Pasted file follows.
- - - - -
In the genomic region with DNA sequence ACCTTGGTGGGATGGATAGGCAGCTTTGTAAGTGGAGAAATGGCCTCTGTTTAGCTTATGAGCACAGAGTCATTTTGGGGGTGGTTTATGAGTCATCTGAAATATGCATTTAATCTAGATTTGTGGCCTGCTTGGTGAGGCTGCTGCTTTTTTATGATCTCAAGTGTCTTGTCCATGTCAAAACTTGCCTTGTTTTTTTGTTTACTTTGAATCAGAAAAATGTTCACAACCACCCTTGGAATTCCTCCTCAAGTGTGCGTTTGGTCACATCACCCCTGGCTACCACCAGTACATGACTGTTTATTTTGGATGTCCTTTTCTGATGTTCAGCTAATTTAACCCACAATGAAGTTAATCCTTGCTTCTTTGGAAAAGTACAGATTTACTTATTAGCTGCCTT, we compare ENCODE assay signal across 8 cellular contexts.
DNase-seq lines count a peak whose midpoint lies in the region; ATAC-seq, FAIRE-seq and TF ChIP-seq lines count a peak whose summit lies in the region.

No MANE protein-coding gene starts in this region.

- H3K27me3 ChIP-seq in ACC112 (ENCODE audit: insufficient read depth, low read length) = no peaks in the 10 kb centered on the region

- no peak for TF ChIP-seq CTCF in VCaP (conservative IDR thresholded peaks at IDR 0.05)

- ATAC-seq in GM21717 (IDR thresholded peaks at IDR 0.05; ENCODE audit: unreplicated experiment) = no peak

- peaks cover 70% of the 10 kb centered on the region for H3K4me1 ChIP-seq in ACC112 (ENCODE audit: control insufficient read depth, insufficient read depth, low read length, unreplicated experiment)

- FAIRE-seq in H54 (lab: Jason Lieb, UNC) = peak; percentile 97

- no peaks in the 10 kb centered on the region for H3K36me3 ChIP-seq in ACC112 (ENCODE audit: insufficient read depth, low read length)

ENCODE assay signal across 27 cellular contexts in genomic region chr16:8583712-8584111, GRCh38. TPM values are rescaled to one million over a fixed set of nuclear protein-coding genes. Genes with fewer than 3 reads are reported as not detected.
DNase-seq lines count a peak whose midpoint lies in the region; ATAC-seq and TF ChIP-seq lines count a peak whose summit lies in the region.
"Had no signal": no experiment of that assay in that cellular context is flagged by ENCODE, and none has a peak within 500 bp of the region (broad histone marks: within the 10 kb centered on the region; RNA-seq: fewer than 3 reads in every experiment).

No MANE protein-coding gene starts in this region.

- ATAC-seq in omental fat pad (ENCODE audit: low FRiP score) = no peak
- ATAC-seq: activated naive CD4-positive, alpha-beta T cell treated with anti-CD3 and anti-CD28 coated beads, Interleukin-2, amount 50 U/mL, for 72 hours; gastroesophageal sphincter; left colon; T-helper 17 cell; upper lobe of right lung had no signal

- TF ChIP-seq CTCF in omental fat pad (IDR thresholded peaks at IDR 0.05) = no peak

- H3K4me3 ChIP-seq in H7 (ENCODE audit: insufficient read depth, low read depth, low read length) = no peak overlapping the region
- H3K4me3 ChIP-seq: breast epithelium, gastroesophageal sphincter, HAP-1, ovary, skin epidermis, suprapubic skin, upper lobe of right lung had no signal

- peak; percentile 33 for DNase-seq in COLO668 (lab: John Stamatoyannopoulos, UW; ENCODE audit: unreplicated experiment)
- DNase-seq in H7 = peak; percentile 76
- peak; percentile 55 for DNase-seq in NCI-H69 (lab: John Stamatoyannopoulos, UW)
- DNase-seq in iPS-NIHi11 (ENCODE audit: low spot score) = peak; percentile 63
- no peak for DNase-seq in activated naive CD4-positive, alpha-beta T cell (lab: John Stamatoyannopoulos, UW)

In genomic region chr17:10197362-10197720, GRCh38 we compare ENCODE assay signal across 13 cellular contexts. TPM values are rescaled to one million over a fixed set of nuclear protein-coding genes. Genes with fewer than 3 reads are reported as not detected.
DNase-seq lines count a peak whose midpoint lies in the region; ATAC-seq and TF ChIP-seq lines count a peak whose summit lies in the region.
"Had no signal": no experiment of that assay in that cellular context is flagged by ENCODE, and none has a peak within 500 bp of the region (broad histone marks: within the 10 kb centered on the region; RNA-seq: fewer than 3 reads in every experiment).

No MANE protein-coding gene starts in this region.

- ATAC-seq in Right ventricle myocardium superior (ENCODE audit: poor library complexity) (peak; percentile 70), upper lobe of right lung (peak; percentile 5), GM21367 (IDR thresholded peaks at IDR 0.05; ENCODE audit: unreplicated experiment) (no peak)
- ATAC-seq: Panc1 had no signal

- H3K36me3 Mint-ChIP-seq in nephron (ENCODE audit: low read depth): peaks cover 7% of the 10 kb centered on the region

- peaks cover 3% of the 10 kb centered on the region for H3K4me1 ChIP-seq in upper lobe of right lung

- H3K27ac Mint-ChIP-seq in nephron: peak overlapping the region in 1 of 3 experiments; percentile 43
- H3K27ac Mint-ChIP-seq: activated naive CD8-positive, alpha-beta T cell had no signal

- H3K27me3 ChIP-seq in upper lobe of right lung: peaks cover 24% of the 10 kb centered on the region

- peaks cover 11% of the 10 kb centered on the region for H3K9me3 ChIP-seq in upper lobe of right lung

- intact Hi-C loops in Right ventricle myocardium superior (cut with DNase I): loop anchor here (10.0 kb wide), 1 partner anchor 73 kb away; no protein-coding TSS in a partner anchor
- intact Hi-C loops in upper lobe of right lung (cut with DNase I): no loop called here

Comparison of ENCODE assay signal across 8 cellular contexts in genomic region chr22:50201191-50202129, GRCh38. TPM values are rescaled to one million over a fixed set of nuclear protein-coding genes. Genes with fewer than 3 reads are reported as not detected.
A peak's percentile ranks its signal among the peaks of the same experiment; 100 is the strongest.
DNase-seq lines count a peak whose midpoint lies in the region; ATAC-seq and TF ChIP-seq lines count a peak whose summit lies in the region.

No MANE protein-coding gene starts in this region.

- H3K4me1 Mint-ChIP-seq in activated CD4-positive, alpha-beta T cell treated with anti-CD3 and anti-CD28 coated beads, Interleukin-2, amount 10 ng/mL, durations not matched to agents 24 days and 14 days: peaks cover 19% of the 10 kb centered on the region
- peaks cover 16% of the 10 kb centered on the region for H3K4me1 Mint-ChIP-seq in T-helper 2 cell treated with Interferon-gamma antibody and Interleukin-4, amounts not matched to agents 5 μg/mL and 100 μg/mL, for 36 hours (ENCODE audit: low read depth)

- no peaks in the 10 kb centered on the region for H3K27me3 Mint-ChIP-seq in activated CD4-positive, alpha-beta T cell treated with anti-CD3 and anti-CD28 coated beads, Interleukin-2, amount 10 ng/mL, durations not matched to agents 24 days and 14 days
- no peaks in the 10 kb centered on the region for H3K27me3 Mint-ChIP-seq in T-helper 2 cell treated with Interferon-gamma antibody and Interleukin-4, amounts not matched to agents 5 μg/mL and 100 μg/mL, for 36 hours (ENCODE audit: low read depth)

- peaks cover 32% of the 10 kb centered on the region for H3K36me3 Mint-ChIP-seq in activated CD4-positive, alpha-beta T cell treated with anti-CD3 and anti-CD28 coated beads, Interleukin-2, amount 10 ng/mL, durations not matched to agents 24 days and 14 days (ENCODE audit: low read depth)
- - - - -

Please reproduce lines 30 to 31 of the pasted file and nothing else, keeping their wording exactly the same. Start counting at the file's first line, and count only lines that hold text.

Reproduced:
- H3K36me3 Mint-ChIP-seq in nephron (ENCODE audit: low read depth): peaks cover 7% of the 10 kb centered on the region

- peaks cover 3% of the 10 kb centered on the region for H3K4me1 ChIP-seq in upper lobe of right lung